Complicated? After sharing the feeling that several myeloma docs I spoke with weren’t comfortable helping me squeeze every extra month I could out of a variety of therapies (I call it the “Throw it all at the wall and see what sticks” theory), I was fortunate that Dr. Chanan Khan agreed to help me do just that.
Dr. Tricot advised that I dump my doublet of POM/dex–which was starting to slip anyway–and switch to a triplet of Cytozan, Kyprolis and dex (CCd; the second “C” stands for the common name for Kyprolis, carfilzomib). Since it’s tougher to harvest stem cells when a patient is using an IMiD (Thalomid, Revlimid, Pomalyst), I would drop POM from treatment. A bit unusual; most docs would have simply added Kyprolis to POM and dex.
Dr. Chanan Khan was fine with that. After two cycles of the new therapy, Dr. Chanan Khan dropped a blockbuster, suggesting that he would have FDA Compassionate Use of the exciting new immunotherapy drug, daratumumab, in a month or two. His idea: If CCd is working, keep it up. If it starts to weaken, try daratumumab next. If that doesn’t work, by all means head up to Iowa and “nuke” allow Dr. Tricot to “nuke” my myeloma.
Here’s a link to a post I wrote about it:
At this point I became paralyzed. Too many options, none of them very good. It had become to easy to kick-the-can- down-the-road and stall heading up to Iowa or New York.
Try a modified auto (option A) and make myself sick for three months? Or go cutting edge and try the modified allo (option B), enduring the long lasting effects of an allo. The third option (C), using a variety of remaining drugs and drug combinations, helping to patch-me-up and keep me going as long as possible sounds great, but may not give me more than a year and a half or so.
Analysis paralysis. I just wanted it all to go away! Wednesday was a tipping point. Dr. Koehne’s assistant called to make an appointment for me to fly up to New York and see him June 3rd. And the swab kit to help the team in NY find me a donor match arrived Wednesday, making option C feel real. I laid out all of the pros and cons of each of the three options. It didn’t help.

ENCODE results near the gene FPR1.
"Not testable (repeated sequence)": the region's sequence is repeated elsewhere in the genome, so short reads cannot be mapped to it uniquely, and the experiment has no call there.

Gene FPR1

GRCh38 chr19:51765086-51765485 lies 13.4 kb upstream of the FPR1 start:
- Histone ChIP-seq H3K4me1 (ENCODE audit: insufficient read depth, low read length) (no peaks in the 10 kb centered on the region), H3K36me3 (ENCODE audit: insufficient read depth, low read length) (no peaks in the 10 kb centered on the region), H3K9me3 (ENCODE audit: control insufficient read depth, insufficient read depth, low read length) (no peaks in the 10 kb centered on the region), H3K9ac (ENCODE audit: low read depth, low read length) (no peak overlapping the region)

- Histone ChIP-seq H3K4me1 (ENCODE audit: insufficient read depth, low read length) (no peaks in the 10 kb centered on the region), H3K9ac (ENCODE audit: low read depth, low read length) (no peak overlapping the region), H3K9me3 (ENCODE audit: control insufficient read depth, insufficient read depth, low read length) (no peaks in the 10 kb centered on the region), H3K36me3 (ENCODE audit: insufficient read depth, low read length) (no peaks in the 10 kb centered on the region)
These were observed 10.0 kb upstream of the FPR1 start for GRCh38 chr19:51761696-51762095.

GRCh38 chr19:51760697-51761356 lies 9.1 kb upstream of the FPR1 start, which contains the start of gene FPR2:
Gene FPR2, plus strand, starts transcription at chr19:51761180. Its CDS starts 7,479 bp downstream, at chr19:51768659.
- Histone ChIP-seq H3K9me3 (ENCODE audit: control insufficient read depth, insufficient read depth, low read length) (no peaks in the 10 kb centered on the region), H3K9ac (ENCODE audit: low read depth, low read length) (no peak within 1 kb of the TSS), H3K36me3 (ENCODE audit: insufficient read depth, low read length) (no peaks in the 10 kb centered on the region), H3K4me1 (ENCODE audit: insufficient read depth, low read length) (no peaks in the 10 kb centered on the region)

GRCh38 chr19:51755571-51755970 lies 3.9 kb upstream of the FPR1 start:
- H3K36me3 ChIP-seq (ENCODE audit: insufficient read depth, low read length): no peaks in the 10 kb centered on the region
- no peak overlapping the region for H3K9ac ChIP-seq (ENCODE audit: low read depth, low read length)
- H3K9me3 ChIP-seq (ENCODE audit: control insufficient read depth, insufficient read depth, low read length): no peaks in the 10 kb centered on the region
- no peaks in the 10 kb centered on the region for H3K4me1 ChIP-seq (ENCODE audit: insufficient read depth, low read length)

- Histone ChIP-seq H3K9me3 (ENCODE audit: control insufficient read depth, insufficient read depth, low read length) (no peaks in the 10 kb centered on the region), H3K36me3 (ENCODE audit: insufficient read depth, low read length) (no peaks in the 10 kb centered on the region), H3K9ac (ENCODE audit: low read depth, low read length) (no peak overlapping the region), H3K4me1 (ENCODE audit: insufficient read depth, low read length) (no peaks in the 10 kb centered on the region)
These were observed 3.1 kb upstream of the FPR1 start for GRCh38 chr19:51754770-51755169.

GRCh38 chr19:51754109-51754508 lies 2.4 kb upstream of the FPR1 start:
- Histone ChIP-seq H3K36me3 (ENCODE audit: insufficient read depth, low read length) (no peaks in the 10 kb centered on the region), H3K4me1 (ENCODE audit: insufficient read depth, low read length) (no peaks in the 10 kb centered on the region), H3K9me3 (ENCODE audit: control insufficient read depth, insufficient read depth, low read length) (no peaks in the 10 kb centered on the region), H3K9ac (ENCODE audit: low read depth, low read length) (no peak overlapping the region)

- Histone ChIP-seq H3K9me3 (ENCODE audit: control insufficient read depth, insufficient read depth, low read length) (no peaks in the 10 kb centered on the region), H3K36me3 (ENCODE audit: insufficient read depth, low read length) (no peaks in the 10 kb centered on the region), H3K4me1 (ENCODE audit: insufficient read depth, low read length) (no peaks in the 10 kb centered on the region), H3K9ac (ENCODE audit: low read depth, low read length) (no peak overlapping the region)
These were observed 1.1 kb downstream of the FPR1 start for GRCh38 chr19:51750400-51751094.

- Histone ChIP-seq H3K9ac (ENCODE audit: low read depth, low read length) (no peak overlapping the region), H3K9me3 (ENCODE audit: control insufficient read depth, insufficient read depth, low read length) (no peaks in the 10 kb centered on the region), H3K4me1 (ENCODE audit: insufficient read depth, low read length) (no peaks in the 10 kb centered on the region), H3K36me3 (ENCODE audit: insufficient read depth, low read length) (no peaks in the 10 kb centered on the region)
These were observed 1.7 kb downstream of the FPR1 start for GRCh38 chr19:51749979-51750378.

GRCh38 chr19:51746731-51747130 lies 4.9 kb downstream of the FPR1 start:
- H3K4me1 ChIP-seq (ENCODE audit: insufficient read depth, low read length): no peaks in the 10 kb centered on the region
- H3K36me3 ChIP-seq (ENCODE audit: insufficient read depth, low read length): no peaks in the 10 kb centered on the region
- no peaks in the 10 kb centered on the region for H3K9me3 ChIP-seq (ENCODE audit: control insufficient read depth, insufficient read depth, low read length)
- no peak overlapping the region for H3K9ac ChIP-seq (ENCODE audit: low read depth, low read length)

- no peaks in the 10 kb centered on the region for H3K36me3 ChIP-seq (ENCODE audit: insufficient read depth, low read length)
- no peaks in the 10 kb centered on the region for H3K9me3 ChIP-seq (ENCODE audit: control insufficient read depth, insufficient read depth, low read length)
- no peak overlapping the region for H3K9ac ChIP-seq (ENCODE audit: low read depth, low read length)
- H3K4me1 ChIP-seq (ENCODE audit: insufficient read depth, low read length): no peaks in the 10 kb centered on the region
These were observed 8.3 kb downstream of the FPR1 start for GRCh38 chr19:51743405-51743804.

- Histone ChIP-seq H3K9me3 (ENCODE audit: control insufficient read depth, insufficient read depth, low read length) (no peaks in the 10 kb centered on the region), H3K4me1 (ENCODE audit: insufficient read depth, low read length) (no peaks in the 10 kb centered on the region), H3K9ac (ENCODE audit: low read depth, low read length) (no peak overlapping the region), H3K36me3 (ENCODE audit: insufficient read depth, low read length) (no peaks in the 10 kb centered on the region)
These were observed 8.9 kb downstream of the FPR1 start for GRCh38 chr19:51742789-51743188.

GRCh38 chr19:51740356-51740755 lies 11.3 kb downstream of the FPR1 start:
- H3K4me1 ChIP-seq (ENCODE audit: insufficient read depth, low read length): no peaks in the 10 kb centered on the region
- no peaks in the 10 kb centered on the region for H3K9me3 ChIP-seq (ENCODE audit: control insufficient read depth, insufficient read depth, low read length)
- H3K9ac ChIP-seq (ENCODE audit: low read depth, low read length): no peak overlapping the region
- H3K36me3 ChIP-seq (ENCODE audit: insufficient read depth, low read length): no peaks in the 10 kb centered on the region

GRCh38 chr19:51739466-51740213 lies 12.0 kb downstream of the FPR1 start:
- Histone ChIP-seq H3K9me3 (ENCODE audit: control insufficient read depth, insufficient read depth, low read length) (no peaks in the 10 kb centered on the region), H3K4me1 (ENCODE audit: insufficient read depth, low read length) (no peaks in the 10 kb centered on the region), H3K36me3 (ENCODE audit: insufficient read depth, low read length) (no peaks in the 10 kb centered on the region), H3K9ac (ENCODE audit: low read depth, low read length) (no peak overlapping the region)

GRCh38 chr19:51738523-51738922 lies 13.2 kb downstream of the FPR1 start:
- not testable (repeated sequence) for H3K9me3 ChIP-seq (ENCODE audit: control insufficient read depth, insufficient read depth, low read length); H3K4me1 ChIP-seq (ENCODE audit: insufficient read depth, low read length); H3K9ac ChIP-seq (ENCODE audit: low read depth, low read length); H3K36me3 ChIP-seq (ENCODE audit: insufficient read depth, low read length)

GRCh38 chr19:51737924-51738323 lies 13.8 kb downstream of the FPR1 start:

Last week I was distraught. I was running a fever from my undiagnosed urinary tract infection (UTI). And I had no idea which therapy direction to take. All had real pros and cons. Pattie was getting frustrated. “You make a decision, then the next day you change your mind.”
I tried explaining that figuring this out was like playing three dimensional chess–too many moving parts, too many things that could go wrong–with no clear upside. Just a lot of toxicity and wasted time. Knowing how hard CCd had been for me to handle for the first two cycles, even option three–experimenting with a number of different drug combinations to see what works, rinse, repeat–was starting to sound unappealing. Talk about an ever changing, long list of potential side effects!
Then something changed; something that broke me out of my funk. Unfortunately, I need to stop here and get ready to start my next cycle of CCd. Kyprolis IV (along with benadryl and anti nausea meds) in less than an hour.
Tomorrow I’ll share what changed my thinking, leading to a decision that I’m not going to flip-flop about. For now I’m off. Better hydrate to help nurses get a better “stick.”
Feel good and keep smiling! Pat